“Soft despotism is a term coined by Alexis de Tocqueville describing the state into which a country overrun by "a network of small complicated rules" might degrade. Soft despotism is different from despotism (also called 'hard despotism') in the sense that it is not obvious to the people."

Tuesday, February 01, 2011

Who will be next to walk like an Egyptian?

"When in the Course of human events it becomes necessary for one people to dissolve the political bands which have connected them with another and to assume among the powers of the earth, the separate and equal station to which the Laws of Nature and of Nature's God entitle them, a decent respect to the opinions of mankind requires that they should declare the causes which impel them to the separation.
We hold these truths to be self-evident, that all men are created equal, that they are endowed by their Creator with certain unalienable Rights, that among these are Life, Liberty and the pursuit of Happiness. — That to secure these rights, Governments are instituted among Men, deriving their just powers from the consent of the governed, — That whenever any Form of Government becomes destructive of these ends, it is the Right of the People to alter or to abolish it, and to institute new Government, laying its foundation on such principles and organizing its powers in such form, as to them shall seem most likely to effect their Safety and Happiness."


Egypt protests - live updates

 Judges have joined the demonstration, according to Heba Morayef, from Human Rights Watch, who is in Tahrir Square.

A group of senior judges have joined the demonstration with a banner which reads: "The Judges and the People are one Hand together" One senior judge made a speech from a loud speaker in which he called for the Minister of the Interior and others to be held accountable and for an end to state of emergency (loud cheer) and for free elections under full judicial supervision.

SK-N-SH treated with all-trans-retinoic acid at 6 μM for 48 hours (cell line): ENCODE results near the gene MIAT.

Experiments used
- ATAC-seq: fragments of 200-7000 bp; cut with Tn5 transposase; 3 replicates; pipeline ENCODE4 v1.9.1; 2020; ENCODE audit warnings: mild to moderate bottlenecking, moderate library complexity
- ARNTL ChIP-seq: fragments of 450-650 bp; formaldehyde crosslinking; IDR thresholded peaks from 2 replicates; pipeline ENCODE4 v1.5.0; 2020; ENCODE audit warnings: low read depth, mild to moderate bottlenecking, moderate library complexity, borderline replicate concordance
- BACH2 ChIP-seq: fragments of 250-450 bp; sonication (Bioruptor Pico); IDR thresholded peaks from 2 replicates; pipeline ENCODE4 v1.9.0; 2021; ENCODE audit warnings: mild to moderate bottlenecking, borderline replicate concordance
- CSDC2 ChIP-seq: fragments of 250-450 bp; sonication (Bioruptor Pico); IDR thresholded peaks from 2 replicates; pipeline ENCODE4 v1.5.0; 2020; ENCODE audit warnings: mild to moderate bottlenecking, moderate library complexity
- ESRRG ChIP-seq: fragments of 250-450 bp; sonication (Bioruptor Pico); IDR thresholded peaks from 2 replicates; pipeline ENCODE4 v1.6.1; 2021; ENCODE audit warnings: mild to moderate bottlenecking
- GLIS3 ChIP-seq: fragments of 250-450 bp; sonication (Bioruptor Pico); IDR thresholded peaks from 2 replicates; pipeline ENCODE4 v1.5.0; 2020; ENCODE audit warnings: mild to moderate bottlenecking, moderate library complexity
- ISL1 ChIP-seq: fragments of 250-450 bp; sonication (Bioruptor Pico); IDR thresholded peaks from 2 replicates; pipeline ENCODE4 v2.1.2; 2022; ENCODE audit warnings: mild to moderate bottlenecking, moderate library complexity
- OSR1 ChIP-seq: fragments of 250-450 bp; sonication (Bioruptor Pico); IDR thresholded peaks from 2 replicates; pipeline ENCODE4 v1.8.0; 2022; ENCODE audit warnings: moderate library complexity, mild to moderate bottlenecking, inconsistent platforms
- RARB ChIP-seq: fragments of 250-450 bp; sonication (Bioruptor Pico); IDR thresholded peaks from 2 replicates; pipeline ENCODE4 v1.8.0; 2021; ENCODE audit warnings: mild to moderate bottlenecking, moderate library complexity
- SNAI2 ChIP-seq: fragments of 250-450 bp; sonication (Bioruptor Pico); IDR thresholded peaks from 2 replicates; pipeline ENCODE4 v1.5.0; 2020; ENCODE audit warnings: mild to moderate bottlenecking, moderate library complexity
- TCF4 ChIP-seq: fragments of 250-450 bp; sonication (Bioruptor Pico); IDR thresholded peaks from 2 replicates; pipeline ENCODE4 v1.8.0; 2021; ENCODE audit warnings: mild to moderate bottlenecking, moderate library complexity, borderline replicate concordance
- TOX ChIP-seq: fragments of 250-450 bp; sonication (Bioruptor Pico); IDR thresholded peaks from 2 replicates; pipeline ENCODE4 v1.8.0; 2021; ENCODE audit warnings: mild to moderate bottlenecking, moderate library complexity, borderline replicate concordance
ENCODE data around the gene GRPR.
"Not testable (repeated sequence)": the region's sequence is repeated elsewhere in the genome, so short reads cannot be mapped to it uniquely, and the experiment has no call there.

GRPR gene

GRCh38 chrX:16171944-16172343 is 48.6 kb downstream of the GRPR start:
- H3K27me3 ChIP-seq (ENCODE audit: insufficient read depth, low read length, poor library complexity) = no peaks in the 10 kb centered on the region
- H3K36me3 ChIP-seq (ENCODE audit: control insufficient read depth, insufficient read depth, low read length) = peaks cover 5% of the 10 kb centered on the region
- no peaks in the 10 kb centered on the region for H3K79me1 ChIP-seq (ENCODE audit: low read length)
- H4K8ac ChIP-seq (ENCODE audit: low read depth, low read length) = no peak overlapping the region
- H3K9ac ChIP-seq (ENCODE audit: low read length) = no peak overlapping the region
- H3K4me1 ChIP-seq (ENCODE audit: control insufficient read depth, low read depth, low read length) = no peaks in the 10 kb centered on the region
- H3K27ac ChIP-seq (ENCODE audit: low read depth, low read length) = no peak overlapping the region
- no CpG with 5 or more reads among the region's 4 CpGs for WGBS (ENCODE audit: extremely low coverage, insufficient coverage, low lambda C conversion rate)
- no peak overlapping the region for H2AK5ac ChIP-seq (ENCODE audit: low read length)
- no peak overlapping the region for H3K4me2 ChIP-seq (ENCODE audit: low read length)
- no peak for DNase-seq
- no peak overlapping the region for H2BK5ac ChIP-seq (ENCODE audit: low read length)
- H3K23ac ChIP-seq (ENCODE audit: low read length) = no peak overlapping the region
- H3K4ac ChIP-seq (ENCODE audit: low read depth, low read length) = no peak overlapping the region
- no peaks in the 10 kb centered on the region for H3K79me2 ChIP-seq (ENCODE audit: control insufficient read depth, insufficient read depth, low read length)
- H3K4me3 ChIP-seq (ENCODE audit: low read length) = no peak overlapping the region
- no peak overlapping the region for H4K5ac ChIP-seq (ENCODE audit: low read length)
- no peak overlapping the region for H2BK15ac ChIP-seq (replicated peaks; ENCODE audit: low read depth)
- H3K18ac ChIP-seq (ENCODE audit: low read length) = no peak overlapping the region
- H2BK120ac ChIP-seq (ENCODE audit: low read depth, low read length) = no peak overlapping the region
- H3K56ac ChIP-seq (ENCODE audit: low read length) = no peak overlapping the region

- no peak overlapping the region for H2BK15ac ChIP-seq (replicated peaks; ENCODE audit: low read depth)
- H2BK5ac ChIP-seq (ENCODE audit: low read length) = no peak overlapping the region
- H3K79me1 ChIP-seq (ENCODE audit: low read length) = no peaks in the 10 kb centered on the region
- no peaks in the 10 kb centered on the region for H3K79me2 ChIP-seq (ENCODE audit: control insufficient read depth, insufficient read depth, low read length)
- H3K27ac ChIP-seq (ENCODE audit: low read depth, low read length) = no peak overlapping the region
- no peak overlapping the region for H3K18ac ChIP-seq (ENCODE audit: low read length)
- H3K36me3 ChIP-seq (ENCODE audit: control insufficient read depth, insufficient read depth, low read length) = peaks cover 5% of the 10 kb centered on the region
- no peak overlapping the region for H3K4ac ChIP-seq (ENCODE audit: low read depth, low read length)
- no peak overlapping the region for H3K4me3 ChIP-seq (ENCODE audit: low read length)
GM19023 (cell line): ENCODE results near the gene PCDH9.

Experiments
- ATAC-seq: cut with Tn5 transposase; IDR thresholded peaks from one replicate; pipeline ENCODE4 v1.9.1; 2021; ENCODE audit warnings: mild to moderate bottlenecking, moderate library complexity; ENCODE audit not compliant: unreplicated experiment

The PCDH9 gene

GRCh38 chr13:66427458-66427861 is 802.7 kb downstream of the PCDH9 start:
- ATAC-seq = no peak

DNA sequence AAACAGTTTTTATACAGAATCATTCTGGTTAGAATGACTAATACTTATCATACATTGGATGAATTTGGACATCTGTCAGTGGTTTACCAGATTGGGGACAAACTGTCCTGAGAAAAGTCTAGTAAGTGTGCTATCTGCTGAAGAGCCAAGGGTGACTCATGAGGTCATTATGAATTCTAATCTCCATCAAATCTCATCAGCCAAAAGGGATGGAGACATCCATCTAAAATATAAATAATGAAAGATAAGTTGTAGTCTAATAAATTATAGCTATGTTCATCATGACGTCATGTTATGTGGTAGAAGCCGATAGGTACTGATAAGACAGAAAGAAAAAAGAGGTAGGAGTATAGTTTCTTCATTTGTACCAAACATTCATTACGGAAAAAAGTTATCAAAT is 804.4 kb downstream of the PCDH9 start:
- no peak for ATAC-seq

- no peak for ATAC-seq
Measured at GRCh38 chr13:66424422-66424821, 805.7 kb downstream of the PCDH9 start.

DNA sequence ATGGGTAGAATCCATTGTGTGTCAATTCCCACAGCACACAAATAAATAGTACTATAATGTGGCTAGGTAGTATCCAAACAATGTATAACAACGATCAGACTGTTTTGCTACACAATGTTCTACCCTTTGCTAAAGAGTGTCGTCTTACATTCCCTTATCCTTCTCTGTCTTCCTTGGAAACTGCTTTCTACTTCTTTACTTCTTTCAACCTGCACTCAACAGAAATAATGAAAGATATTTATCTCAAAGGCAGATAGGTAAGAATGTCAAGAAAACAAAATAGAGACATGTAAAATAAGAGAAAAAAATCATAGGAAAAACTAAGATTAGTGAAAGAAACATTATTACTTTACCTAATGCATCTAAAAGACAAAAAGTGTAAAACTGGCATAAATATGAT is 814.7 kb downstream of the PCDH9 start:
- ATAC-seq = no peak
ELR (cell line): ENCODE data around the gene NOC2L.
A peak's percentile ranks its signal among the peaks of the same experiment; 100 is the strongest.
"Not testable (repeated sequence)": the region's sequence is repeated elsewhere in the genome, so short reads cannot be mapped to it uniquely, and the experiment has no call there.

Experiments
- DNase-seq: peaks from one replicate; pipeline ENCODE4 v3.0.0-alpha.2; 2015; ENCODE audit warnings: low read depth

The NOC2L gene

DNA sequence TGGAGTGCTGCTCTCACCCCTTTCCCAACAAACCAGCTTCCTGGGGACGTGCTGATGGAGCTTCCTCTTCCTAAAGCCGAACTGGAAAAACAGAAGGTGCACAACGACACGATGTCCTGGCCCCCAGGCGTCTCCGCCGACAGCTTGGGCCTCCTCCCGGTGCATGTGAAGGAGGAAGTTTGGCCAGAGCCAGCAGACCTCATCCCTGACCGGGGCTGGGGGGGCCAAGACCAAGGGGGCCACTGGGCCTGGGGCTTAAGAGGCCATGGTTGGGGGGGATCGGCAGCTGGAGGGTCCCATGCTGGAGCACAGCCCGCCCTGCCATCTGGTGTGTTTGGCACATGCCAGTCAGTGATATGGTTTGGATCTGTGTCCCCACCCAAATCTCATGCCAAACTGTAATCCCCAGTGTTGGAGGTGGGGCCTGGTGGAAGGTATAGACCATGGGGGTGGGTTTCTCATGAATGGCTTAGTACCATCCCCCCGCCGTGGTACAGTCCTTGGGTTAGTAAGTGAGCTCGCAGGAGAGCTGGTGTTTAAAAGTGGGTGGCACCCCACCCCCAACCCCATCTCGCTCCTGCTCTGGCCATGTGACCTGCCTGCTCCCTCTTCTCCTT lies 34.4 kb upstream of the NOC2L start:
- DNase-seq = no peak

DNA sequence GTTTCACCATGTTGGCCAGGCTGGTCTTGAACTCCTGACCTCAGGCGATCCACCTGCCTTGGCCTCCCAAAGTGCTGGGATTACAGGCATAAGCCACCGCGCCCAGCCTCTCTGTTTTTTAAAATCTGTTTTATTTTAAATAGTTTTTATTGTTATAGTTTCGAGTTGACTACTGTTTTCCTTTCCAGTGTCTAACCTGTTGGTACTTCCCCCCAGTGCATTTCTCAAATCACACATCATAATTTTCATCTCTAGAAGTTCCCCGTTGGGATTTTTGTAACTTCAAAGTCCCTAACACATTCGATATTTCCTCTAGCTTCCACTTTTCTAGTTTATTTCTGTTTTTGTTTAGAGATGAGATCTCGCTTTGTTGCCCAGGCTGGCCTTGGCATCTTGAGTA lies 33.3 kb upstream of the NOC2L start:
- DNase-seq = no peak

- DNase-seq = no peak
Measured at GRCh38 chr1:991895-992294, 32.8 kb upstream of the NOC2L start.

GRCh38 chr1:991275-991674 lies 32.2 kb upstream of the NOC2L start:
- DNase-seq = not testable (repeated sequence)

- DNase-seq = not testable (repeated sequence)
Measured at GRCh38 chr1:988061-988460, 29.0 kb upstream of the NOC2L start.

The organisers claim that a million people have joined the protests, al-Jazeera reports. Tahrir Square is more packed than it has ever been since the protests started, it said.
This image only represents a third of those people gathered, its reporter claimed.

 Israel remains very twitchy about events in Egypt, and some feel betrayed by the Americans.
One comment by Aviad Pohoryles in the daily Maariv was headlined "A Bullet in the Back from Uncle Sam", according to Reuters. It accused Obama and his Secretary of State Hillary Clinton of pursuing a naive, smug, and insular diplomacy heedless of the risks. 
Who is advising them, he asked, "to fuel the mob raging in the streets of Egypt and to demand the head of the person who five minutes ago was the bold ally of the president ... an almost lone voice of sanity in a Middle East?"
Even the usually moderate Ha'aretz newspaper chose to splash (left) with a picture of an angry Muslim being held aloft in Cairo.
 "Everyone is coming" a protester in Tahrir Square predicts in this video shot yesterday. "We are not going anywhere until our demands our met," she said.

To watch the video in full turn off the auto-refresh button at the top of the pageAljazeera English:10:54am Security officials say authorities have shut down all roads and public transportation to Cairo, where tens of thousands of people are converging to demand the ouster of President Mubarak.-------------------------------Tony Blair, the Middle East peace envoy, warned that Egypt might take a backward step "into a very reactionary form of religious autocracy". ________________Standard & Poor's has just downgraded Egypt's credit rating by one notch to BB , S&P is concerned that the government will "eventually take measures to alleviate poverty by increasing food and fuel subsidies", thus pushing up its budget deficit ._________________The most powerful opposition in Egypt is the Muslim Brotherhood,_________________Many non-Copts in Egypt want shariah law. ___________________